Just keep quiet - because good food doesn't need big noise around it

Restaurants that play loud, headbanging numbers spoil the joy of eating out and our enjoyment of cuisine. Do they play it louder to hide off notes in the food?

 |  8-minute read |   06-06-2018
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The year was 1990 and I was in Calcutta, getting ready for my Board exams in school.

Breaking through the humdrum existence of trying to navigate my way through math and chemistry equations, the angst of Bengali prose, dates in history and the latitude and longitude mapping of "topo-sheets" for geography, was the news trickling in from distant Panama. Stories that we would read about in the venerable newspaper, The Statesman, which would then be brought to life by Dr Prannoy Roy in his TV show called The World This Week which was shown on Friday nights.

This was "the news" — that the US government was using something called "psychological warfare" to get a local leader named Manuel Noriega, who was holed in the Papal embassy in Panama, to come out and surrender. To do this, they were apparently blaring rock music at high decibels to make it unbearable for Noriega to stay in, and hence, hopefully, to come out and surrender. 

man-ap_060618052123.jpgGuns 'n' Roses, literally: The US military used blaring rock music to make former Panama dictator Manuel Noriega surrender.

This was a bit like how we felt during power cuts, or "load-shedding" as we called it back then, because of the heat.

fan_060618053119.jpgKeep calm and 'enjoy' the heat.

The plan did work — Manuel Noriega did give himself up.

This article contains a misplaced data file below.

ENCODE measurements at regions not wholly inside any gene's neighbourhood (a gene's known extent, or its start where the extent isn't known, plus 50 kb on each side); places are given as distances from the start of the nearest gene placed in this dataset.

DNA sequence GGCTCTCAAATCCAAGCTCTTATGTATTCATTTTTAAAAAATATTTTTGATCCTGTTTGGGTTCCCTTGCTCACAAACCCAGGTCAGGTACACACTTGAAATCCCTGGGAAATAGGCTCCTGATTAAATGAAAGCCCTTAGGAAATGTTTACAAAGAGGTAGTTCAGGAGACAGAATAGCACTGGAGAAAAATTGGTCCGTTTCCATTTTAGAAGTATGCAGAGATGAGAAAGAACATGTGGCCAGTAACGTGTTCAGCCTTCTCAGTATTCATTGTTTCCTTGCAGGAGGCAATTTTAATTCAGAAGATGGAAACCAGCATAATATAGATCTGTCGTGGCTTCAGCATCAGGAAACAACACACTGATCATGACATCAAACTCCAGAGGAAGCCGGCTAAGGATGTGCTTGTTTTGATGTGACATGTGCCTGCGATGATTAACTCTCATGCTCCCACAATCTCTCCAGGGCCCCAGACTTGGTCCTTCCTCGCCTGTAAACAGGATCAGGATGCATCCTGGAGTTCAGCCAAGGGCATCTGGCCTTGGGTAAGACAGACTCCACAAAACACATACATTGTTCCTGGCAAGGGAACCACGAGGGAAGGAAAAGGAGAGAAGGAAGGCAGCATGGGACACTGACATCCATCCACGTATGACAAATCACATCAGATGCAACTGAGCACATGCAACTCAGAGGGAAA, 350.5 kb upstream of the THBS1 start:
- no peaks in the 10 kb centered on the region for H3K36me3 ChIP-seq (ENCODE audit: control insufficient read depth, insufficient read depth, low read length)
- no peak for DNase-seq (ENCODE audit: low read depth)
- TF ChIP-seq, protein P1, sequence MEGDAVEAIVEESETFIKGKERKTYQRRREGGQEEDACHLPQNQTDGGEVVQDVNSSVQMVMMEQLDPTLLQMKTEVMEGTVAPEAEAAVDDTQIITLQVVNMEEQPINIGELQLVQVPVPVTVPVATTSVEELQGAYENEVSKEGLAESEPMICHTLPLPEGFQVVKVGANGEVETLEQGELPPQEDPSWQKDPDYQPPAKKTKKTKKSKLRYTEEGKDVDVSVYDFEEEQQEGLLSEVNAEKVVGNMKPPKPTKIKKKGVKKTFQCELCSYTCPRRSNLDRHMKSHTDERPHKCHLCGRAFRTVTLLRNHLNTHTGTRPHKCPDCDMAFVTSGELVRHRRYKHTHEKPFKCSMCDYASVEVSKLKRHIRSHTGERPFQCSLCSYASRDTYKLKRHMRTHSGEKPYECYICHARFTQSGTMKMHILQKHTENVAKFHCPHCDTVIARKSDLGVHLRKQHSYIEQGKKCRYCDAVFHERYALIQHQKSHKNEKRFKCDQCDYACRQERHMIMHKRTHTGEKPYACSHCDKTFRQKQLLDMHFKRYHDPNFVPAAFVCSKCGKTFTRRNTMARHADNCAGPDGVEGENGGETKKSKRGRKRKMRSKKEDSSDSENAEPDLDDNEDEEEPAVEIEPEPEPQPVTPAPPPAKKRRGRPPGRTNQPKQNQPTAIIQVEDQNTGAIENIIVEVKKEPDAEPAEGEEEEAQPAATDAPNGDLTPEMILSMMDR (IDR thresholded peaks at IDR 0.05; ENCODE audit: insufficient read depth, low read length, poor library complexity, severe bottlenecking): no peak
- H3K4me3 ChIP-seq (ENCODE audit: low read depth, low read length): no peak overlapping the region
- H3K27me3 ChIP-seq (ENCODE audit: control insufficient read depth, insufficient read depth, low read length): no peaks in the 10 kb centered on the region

My friends and I were most tickled by the incident.

I even used it in a piece that I had written for my school magazine a few months later, feeling rather pleased with myself.

Little did I know that the joke would come back to haunt me one day.

And it did, close to three decades later, when I went for breakfast to a newly opened restaurant in Bandra in Mumbai, a city I had left Kolkata for two decades back. Joining me for breakfast was my mother who was visiting us and a mutual friend of ours from here.

I had not been to this restaurant before and was looking forward to some new discoveries there. We climbed up one floor as the lift was not working that early in the day and then stepped into the restaurant. The place looked bright and pretty. Perfect for Instagram.

There was a slight problem though.

We were assaulted — and I use the word judiciously — assaulted by high-decibel music the moment we entered.

breakfast_060618054018.jpgLoud music for breakfast? No, thank you.

This is not the first time that I had come to a café in Bandra for breakfast, where the music was loud. Given that I am neither a morning person, nor someone who can stand noise in general, this does not work for me. Especially before breakfast and my first cappuccino of the day. I had requested the restaurant staff in other places to reduce the volume of the PA when this had happened, and they had most promptly done so.

This time, I ran out of luck. Despite requesting for the volume to be lowered at least four times (I counted), they didn’t oblige.

We finally decided to make the most of the situation though and tried to have a conversation, while we ground our teeth through the meal because of the noise, and then, finally left.

I resolved never to return.

sound_060618054505.jpgSome people's idea of a power breakfast. 

The restaurant in question is one of the modern resto-bars and is aimed at a younger crowd, I guess. The sort of place which offers patchy food doused with butter, cheese and grease, served with drinks in mason jars and where noise levels do not matter possibly. Though definitely not a place to go on a date.

However, this was breakfast time — and apart from our table, where the collective age ranged from forty to seventy years, there was a table with a middle-aged couple and their two teenage children. At another table, a very popular young comedian was having a quiet conversation with someone who seemed to be a business associate, a "power breakfast", as they call it. I could not imagine any of us being interested in the head-banger’s ball that we were privy to in the restaurant.